L3bcd has three main subclades, with L3b and L3d tentatively united by a transition at control region position 16124 to form the putative subclade L3bd. The great age of L3bcd and its wide distribution across Africa makes phylogeographic inferences difficult. Furthermore, L3c is extremely rare: Only two samples have been detected so far, one in Eastern Africa and the other in the Near East. This might echo an early origin of L3bcd in Eastern Africa, before moving west, but its rarity makes this conclusion extremely tentative. In a scenario of an early origin of L3bcd in Eastern Africa, M and N would be the only subclades of L3 to have most likely originated outside of Eastern Africa (although an origin in Eastern Africa remains possible: Richards et al. 2006). L3b and L3d most likely began to diversify in Central/West Africa, representing the earliest major spread of L3 lineages within Africa that we are able to detect. The recent peak of the founder scan for L3, dating to ∼1.8 ka in Eastern Africa, mainly comprises L3b and L3d lineages in the corresponding partition in table 2 (founders F8, F16, F17, and F25 in supplementary table S4, Supplementary Material online). Many of these lineages are also present in Southern Africa, with founder age estimates indicating that they arrived very recently, probably again within the last two millennia. The frequency of these four lineages is higher in the southern part of Eastern Africa (9% in Tanzania, 4.7% in Somalia, and 3.2% in Kenya) than to the north (2.3% in Ethiopia and 0.78% in Sudan). Together with the age estimates, this points to a genetic input from West/Central Africa into Eastern Africa within the last few thousand years, into regions that now have many Bantu-speaking populations.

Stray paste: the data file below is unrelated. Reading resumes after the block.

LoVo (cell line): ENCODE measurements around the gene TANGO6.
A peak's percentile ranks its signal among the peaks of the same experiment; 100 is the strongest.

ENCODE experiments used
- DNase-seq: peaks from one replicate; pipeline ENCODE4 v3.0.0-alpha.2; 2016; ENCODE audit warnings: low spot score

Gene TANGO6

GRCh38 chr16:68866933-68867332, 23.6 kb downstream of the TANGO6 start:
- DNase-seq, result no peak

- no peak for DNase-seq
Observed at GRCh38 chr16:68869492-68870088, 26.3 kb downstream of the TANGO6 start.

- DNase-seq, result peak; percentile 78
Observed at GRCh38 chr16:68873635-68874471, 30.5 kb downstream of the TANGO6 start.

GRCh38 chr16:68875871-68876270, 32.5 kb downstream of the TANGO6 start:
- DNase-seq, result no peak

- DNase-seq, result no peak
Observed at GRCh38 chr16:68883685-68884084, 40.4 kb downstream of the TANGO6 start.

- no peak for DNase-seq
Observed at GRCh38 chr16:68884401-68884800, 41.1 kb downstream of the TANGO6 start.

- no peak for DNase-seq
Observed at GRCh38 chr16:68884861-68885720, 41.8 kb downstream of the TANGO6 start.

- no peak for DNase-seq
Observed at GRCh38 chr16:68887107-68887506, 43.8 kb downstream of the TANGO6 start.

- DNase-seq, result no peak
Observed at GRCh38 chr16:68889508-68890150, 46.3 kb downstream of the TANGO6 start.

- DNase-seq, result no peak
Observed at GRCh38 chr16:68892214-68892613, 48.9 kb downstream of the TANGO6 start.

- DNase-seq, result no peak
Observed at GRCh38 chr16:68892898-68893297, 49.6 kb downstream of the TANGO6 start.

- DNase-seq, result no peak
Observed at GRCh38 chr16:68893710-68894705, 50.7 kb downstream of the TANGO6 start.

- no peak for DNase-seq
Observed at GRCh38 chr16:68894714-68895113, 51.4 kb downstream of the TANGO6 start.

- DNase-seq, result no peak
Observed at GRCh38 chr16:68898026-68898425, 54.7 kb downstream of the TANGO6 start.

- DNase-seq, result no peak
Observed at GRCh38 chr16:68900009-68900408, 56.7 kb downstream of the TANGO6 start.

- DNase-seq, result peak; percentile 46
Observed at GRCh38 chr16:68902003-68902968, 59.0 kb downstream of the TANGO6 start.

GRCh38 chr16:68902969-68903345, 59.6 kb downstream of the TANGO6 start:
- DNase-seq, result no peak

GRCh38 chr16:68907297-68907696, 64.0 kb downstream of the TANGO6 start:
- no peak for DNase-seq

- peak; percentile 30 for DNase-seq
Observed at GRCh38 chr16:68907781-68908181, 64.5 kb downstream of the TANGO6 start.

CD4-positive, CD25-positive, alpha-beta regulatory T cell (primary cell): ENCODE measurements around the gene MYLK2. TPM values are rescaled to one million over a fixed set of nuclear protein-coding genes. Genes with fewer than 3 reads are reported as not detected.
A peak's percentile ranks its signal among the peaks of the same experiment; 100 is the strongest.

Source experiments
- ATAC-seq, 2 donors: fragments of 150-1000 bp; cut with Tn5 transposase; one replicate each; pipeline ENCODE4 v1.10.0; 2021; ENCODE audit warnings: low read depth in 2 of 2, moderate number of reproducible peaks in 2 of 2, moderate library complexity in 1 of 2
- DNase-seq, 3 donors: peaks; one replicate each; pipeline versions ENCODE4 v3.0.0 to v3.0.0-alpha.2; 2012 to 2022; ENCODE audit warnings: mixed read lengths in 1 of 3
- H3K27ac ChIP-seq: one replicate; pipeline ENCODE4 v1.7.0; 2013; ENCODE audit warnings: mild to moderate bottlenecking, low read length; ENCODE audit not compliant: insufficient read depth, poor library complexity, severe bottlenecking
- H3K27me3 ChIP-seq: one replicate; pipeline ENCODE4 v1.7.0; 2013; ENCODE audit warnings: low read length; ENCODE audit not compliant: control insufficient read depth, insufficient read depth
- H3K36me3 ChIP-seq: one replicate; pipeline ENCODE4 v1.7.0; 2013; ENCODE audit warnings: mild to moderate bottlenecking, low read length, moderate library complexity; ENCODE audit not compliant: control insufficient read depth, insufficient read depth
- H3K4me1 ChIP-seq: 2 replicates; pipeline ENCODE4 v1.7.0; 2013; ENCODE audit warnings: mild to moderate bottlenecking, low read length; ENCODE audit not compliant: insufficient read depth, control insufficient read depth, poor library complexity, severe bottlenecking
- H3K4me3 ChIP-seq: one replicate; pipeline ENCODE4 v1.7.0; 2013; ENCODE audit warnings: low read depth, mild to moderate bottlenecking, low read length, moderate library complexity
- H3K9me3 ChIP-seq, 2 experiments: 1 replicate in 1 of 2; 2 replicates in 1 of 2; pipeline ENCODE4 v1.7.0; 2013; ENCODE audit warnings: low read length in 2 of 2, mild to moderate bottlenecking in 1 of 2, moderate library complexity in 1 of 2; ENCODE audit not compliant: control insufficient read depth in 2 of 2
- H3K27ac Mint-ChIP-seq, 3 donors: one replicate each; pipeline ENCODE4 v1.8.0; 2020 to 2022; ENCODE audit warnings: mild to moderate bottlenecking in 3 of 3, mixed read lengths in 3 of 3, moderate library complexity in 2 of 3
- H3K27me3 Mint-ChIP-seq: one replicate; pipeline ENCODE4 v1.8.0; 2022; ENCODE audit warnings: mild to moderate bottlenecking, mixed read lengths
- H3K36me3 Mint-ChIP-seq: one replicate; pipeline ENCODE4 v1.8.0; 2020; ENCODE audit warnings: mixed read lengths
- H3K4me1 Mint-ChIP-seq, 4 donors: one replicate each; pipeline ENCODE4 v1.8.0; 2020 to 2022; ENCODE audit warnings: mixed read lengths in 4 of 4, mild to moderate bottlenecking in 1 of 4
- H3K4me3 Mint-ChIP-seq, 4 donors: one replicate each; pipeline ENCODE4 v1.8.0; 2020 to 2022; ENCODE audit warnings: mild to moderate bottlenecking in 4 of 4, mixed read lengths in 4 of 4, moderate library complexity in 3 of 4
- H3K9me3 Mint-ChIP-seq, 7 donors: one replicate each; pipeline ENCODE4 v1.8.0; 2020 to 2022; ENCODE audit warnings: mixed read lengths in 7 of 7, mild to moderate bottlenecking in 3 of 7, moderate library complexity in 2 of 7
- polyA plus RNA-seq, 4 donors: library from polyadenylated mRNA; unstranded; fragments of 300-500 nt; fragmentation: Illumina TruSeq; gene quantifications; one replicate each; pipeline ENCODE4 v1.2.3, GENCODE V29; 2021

Central and West Africa

The most common L3 lineages in Central and West Africa are L3b, L3d, L3e, and L3f, and apart from the latter, they most probably all originated within this region. L3b has a rare subbranch (L3b2) and one widespread subbranch (L3b1) with the frequency focus in Central/West Africa (fig. 3D). L3b1 has point estimates between 12.6 and 17.6 ka (depending on the clock), and its most common subclade, L3b1a, has point estimates of 11.7–14.8 ka, with starlike patterns suggesting involvement in major expansion. For L3d, all Eastern African samples except one (sample 78 in the supplementary tree, Supplementary Material online) are derived in the tree. The HVS-I data also suggest that the diversity in Eastern Africa (23.1 ± 10.5 ka) is lower than the overall value for L3d (28.9 ± 7.4 ka) and for Central/West Africa (29.7 ± 7.1 ka), and again the focus of the frequency distribution (fig. 3E) is Central/West Africa.